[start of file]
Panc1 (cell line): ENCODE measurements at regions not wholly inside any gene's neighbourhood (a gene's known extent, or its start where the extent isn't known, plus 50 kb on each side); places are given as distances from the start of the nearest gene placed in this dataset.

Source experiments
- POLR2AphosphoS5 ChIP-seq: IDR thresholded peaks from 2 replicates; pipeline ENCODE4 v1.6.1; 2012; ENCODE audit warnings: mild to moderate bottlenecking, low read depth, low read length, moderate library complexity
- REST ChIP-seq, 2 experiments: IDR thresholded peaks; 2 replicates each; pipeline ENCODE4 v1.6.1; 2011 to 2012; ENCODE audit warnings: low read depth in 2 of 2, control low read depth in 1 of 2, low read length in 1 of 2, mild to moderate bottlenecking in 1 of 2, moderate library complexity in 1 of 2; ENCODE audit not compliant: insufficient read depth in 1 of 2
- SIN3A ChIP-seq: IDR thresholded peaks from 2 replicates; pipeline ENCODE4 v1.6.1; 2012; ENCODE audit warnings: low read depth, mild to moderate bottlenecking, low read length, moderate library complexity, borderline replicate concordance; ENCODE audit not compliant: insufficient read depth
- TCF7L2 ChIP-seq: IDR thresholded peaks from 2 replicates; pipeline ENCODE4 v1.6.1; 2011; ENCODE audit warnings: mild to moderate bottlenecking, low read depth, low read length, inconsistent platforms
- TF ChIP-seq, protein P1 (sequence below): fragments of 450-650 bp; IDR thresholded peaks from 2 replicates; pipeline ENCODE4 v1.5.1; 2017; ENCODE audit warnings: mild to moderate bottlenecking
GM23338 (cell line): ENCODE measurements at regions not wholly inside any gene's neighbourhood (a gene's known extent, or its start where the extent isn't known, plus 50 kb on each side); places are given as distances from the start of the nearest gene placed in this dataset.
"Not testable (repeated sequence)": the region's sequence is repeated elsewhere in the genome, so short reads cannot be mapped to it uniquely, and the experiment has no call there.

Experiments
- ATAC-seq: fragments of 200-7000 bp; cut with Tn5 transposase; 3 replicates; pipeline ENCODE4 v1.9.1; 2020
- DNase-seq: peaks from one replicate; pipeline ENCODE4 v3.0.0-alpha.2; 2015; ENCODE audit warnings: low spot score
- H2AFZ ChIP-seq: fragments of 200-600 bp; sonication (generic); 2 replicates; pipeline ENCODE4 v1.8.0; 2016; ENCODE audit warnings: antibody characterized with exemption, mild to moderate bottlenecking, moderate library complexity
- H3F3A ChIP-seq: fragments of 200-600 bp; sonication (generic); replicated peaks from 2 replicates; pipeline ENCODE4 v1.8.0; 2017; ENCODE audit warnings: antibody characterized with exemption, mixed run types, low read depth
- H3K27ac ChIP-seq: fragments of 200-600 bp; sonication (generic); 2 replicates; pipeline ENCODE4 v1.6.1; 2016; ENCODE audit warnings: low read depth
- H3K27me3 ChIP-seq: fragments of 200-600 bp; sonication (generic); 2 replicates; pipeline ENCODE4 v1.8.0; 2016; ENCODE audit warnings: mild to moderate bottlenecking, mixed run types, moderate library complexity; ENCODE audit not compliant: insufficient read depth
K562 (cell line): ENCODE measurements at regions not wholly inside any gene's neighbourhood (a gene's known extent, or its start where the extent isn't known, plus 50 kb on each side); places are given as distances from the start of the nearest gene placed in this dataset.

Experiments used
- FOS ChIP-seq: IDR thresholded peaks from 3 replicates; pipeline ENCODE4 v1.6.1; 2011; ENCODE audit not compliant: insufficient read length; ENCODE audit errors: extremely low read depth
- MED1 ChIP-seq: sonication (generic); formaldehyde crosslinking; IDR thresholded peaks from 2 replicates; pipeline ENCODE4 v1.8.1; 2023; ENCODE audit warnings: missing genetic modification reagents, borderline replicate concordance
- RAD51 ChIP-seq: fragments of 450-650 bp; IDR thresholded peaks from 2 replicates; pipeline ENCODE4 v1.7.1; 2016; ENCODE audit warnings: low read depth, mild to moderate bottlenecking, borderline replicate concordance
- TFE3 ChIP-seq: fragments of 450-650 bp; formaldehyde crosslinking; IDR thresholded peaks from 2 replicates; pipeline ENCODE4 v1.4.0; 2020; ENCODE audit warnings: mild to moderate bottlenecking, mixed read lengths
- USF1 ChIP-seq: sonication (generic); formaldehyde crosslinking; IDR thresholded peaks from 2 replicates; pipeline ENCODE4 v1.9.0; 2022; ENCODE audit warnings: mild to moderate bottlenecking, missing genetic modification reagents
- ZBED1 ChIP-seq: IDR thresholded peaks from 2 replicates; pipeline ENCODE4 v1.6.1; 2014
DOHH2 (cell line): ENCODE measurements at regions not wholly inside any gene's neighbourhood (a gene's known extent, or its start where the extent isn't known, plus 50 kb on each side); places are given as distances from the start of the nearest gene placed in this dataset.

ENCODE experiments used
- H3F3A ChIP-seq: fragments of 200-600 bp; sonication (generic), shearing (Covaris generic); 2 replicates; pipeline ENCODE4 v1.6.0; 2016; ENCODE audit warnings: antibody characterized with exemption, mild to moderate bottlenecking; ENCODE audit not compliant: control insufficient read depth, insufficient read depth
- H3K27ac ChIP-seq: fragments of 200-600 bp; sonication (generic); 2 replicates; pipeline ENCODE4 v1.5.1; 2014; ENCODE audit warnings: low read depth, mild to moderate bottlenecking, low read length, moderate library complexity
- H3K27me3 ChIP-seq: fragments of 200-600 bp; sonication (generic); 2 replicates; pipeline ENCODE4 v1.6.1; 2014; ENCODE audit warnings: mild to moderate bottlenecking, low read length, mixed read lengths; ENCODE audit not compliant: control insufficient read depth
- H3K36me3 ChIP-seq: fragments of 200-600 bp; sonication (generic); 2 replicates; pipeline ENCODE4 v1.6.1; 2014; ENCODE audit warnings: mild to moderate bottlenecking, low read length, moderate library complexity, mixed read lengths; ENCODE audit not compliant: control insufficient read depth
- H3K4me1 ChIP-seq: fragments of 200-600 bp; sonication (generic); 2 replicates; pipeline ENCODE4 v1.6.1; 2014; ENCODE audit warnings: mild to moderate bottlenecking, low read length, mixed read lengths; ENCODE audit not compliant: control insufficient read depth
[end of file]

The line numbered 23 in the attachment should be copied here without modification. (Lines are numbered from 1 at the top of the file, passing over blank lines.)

- USF1 ChIP-seq: sonication (generic); formaldehyde crosslinking; IDR thresholded peaks from 2 replicates; pipeline ENCODE4 v1.9.0; 2022; ENCODE audit warnings: mild to moderate bottlenecking, missing genetic modification reagents